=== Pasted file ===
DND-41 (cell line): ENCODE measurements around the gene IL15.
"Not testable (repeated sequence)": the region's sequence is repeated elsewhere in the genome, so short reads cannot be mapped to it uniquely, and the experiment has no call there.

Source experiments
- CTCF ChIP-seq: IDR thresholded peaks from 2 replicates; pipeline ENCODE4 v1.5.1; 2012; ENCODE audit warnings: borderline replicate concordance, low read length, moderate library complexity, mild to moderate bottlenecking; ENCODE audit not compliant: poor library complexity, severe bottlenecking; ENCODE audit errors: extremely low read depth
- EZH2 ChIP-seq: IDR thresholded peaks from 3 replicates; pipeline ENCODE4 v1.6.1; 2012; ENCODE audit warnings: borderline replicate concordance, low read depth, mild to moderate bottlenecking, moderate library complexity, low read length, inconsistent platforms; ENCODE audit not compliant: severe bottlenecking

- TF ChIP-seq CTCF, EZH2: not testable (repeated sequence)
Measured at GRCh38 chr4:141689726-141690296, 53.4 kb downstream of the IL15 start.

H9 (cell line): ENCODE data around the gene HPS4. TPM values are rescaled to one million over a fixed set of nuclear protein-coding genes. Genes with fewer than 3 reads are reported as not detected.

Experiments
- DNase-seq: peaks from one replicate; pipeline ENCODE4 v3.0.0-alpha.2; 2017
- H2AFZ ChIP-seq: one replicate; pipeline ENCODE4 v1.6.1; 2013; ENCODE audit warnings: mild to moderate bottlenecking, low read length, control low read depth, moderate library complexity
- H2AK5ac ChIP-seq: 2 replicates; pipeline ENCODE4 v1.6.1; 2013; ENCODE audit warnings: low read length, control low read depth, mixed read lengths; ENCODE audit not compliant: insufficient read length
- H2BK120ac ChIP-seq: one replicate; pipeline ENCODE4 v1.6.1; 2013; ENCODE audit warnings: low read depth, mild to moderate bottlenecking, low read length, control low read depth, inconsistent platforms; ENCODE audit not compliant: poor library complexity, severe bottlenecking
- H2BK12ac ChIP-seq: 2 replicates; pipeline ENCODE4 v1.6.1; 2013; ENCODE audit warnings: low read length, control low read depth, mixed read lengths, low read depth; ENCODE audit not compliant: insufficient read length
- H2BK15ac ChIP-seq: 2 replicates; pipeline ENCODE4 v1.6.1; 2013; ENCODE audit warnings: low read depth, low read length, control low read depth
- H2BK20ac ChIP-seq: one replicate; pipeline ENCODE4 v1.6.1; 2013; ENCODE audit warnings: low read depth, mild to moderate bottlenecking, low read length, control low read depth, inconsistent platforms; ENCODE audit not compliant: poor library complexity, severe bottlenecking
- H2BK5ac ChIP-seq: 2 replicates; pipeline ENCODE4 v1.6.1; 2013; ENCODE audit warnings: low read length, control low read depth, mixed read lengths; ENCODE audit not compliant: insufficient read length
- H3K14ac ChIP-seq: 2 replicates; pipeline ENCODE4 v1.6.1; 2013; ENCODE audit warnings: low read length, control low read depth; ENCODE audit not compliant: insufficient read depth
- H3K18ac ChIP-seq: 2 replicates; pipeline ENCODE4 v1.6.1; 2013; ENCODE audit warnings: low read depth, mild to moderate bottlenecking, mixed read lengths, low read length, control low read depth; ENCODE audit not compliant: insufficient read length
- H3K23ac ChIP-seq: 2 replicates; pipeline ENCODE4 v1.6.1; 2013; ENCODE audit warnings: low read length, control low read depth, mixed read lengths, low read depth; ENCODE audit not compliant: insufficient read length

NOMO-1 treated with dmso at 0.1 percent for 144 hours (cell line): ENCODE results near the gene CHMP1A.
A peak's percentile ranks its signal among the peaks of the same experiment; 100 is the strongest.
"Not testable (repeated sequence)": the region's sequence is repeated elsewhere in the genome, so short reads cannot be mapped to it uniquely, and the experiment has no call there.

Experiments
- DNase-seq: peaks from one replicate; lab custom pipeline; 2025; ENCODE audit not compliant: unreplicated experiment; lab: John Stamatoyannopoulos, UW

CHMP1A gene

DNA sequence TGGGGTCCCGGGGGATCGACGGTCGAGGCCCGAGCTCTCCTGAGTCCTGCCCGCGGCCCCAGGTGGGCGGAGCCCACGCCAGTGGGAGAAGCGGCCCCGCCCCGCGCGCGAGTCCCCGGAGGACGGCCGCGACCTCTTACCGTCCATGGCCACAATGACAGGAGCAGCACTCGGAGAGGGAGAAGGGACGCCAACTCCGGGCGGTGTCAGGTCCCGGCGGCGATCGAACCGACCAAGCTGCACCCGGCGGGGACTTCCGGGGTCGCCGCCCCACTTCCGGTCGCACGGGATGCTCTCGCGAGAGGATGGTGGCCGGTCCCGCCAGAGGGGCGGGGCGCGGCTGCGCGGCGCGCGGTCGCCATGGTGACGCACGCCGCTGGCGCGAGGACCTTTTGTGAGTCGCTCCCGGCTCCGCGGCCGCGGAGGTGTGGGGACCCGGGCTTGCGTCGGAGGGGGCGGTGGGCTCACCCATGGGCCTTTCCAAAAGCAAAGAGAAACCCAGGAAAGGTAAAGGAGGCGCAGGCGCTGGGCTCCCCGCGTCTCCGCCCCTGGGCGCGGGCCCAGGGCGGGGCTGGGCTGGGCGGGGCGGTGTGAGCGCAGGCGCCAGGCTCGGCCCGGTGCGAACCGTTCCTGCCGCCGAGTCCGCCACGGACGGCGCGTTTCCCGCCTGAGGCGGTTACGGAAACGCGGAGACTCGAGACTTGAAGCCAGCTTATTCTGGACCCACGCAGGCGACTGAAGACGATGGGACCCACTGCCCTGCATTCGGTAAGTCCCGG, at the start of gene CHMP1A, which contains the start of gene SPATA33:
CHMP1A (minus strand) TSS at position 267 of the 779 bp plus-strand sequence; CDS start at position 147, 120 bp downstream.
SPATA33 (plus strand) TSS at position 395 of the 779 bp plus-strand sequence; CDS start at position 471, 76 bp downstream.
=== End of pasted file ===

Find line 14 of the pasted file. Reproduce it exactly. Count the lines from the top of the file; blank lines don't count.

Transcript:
- H2BK12ac ChIP-seq: 2 replicates; pipeline ENCODE4 v1.6.1; 2013; ENCODE audit warnings: low read length, control low read depth, mixed read lengths, low read depth; ENCODE audit not compliant: insufficient read length